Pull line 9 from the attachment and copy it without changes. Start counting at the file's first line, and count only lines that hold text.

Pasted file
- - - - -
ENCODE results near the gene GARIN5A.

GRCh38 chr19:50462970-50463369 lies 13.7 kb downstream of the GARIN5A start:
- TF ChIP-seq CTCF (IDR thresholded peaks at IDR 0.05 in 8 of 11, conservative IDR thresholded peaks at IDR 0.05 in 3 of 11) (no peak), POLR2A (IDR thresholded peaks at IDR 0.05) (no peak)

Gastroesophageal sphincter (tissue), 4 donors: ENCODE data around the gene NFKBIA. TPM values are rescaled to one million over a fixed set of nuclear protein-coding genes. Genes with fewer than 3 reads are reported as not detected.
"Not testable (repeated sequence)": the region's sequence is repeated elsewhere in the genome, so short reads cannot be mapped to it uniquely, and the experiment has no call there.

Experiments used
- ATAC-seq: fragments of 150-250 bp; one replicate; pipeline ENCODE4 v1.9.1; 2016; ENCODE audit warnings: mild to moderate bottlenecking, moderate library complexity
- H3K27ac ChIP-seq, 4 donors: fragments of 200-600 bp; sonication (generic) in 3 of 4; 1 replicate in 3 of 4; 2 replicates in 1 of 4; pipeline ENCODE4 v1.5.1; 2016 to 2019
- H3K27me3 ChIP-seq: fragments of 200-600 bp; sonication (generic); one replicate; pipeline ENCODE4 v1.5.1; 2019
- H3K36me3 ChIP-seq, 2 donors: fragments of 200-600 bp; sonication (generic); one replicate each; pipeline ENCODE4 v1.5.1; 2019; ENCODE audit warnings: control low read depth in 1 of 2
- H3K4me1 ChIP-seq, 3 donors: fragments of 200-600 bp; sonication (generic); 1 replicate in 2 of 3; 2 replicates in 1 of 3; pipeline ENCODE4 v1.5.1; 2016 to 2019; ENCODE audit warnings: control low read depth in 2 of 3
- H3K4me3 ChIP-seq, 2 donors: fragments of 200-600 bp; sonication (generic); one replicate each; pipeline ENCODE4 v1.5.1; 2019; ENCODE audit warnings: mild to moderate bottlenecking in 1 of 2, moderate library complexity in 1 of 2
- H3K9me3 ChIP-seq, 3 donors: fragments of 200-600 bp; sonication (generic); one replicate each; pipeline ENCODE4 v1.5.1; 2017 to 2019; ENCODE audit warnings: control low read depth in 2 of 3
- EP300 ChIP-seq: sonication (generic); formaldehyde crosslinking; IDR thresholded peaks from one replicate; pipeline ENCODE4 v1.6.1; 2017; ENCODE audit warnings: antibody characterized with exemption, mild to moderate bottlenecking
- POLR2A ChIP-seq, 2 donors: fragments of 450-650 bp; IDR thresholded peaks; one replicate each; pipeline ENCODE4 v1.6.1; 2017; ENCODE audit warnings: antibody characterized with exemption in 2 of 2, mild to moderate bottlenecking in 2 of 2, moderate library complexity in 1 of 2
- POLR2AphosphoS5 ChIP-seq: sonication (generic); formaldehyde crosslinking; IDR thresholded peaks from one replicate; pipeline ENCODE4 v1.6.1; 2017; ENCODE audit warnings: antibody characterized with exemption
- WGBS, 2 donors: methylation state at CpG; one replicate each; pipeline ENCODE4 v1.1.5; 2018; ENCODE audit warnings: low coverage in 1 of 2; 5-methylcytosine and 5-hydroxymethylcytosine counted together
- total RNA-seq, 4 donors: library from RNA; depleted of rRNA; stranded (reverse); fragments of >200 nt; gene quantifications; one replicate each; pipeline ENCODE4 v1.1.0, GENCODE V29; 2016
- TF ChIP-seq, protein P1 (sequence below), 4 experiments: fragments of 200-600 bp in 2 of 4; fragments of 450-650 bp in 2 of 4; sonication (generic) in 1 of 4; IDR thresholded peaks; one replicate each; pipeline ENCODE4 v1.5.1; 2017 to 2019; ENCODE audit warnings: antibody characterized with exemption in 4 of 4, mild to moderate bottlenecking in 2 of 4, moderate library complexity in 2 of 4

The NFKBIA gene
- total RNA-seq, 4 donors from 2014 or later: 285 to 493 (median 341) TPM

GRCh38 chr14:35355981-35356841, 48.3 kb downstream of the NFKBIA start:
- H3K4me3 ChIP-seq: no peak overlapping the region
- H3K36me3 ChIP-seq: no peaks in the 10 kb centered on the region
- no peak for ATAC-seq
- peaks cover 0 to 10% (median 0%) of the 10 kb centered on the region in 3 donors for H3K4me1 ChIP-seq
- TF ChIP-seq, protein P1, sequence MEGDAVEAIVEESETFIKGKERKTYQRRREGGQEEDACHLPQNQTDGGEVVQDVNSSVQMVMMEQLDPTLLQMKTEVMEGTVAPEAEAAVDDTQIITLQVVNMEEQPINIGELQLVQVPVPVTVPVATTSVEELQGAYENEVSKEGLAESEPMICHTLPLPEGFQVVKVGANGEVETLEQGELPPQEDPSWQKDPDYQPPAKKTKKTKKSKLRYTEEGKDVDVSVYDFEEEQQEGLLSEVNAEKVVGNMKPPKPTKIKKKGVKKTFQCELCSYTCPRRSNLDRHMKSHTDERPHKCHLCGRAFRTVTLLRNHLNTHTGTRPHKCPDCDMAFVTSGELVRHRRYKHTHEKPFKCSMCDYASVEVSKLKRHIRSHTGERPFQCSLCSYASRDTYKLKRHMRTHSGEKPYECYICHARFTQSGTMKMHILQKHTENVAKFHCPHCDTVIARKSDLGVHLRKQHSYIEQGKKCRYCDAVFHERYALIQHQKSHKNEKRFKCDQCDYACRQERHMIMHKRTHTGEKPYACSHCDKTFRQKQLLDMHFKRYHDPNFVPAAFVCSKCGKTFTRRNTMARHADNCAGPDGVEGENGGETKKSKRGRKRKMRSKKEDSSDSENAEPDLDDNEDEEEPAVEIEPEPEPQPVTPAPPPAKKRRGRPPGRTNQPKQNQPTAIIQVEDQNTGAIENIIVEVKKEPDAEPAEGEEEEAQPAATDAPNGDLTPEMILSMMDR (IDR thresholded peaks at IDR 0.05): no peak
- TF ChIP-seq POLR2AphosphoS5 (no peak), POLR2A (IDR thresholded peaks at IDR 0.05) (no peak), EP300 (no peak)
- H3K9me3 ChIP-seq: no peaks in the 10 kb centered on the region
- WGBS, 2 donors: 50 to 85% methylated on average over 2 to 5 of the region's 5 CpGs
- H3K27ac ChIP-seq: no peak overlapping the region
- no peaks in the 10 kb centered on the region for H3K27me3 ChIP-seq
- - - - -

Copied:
- H3K27me3 ChIP-seq: fragments of 200-600 bp; sonication (generic); one replicate; pipeline ENCODE4 v1.5.1; 2019